Updated: May 3, 2012 1:06PM
The smile. Who ever will forget Junior Seau’s magnetic, coast-to-coast smile?
Or his greatest passions in life: Football, family, the disenfranchised.
Shock, dismay and unremitting grief descended upon family, friends, former colleagues and NFL fans at the notion that Tiaina Baul Seau Jr. suddenly had vanished from their lives, quicker than a lightning bolt.
Police in Oceanside, Calif., confirmed that the former San Diego Chargers superstar linebacker — one of the most highly regarded, beloved players in NFL history — was found dead Wednesday at his home from a gunshot wound, apparently self-inflicted, police say. He was 43.
If it was a suicide, no one seemed to know what might have precipitated such a final act of desperation. Those who spent time with Seau recently said he did not act depressed. If he was deeply troubled, Seau concealed his private misery to most, even to family members who desperately sought answers to confounding questions.
“I don’t understand who (did) this to my son,” said his distraught mother, Luisa, who wept outside his home as she was comforted by well-wishers. “I pray to God — take me, not my son. ... Monday, Tuesday (he was) talking to me, joking. Junior, why you never tell me?”
Many of those close to Seau groped for answers for his sudden, mysterious demise. Seau was discovered wounded and unconscious in his home, just north of San Diego, by his girlfriend, but no suicide note was found, police said.
As word of Seau’s death spread, fans began assembling at Seau’s The Restaurant, an eatery and sports bar in Mission Valley that he founded during his playing days. The restaurant was supposed to open for lunch at 11 a.m. But a computer-generated “Closed” sign was placed on the front door by an employee. Some people left flowers; others stood in disbelief.
“What he meant to me was that if you do something with all your heart, you can be successful,” said Lido Ortuno, 38, wearing a No. 55 Chargers jersey in Seau’s honor. “He played the game the way it was played in the ‘50s and ‘60s. He didn’t care about his body; he just wanted to win.”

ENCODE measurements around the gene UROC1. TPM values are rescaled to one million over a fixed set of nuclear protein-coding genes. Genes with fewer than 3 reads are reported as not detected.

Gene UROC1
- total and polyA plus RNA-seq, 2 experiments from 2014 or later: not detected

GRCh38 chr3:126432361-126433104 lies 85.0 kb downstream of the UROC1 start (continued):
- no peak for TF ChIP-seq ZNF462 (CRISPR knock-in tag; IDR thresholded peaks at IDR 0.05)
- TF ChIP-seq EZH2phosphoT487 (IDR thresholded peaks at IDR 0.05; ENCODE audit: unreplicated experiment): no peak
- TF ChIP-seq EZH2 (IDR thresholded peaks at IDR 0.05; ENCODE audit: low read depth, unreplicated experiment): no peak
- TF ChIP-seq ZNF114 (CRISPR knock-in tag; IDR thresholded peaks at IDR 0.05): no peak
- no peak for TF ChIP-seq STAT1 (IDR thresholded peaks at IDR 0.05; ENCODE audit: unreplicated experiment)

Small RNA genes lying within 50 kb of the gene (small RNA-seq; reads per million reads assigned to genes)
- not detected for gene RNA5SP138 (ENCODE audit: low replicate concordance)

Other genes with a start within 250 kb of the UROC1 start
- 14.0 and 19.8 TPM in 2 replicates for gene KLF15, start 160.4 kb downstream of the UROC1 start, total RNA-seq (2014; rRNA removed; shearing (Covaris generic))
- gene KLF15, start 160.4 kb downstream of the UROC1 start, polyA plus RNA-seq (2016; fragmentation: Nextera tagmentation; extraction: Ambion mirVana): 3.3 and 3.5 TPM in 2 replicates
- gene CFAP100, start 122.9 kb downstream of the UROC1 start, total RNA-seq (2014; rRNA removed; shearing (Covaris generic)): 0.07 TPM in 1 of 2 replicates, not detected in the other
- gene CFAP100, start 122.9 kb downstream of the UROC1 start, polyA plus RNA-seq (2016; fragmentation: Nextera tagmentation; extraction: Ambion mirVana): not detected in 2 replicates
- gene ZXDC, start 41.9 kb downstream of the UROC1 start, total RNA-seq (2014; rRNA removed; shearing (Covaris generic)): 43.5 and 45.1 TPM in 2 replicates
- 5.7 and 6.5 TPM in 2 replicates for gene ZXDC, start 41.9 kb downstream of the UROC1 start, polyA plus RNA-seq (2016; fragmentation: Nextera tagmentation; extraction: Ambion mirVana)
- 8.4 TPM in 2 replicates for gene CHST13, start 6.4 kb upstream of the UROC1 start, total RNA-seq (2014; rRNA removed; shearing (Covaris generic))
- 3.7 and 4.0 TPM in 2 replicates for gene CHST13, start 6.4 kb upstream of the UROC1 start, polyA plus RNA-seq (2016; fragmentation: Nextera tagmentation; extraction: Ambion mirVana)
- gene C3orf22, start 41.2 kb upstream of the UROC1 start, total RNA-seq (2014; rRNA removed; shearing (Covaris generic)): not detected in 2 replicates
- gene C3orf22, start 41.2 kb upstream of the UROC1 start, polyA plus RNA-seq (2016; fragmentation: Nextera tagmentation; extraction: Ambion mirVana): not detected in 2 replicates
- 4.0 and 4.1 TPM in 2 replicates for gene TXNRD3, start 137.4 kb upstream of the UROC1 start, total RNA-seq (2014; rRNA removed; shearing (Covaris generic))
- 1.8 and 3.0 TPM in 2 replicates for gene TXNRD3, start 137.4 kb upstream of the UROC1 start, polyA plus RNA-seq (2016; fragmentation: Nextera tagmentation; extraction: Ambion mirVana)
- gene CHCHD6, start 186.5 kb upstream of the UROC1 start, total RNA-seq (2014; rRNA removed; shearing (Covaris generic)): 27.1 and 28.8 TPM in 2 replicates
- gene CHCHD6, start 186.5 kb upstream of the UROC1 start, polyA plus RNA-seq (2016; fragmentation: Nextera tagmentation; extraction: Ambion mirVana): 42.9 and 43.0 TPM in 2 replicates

---‘He seemed happy’---
Hank Bauer saw it up close. They both were former Chargers. Bauer said he spent time with Seau last month and he seemed fine.
“I am in shock; I’m crushed,” the team’s radio analyst said. “There was zero warning that anything was wrong with him. He seemed happy and at peace. This is when his life should have been great.”
Bauer paused. “I think the message is this: We all forget that people we idolize are just ... people. Do we have unreal expectations of our heroes?”
Tall, handsome and charismatic -- with an uncommon athletic package of size, strength, speed and a high-revving motor -- Seau played 20 NFL seasons for three teams, including the Miami Dolphins and New England Patriots. He was selected to the Pro Bowl 12 consecutive seasons and only one player in league history, former Cleveland Browns star Clay Matthews, played more games at the position than Seau (268). He played in two Super Bowls -- XXIX for the Chargers and XLII for the Patriots, both losses.
Remarkably, eight Chargers from the 1994 Super Bowl team have died from a variety of causes -- all before age 45.
Two weeks ago, former Atlanta Falcons safety Ray Easterling, 62, shot himself in Richmond, Va., police said. His wife, Mary Ann Easterling, told FoxSports.com that her husband suffered from depression, insomnia and dementia after his football career. Easterling was part of a lawsuit against the NFL relating to how the league dealt with brain trauma and concussion-related injuries over the years.
Dave Duerson, a former Chicago Bears Pro Bowl safety, committed suicide nearly 15 months ago by shooting himself in the chest. Duerson, 50, thought he suffered from dementia that fueled his depression. His suicide note included the request: “Please, see that my brain is given to the NFL’s brain bank.”
Post-death exams of his brain showed he suffered moderately advanced evidence of chronic traumatic encephalopathy — a progressive degenerative disease related to repeated concussive blows. The disease has been linked to at least 18 deceased NFL players, researchers have reported, but no definitive cause-effect relationship has been established.
---A Hall of Fame lock---
Certainly, Seau experienced hundreds of hard collisions during his playing days. It is not publicly known whether he experienced physical or psychological ailments in retirement relating to possible concussions. Partly because of his hard, relentless style of play, Seau is considered a lock to be posthumously enshrined in the Pro Football Hall of Fame in Canton, Ohio.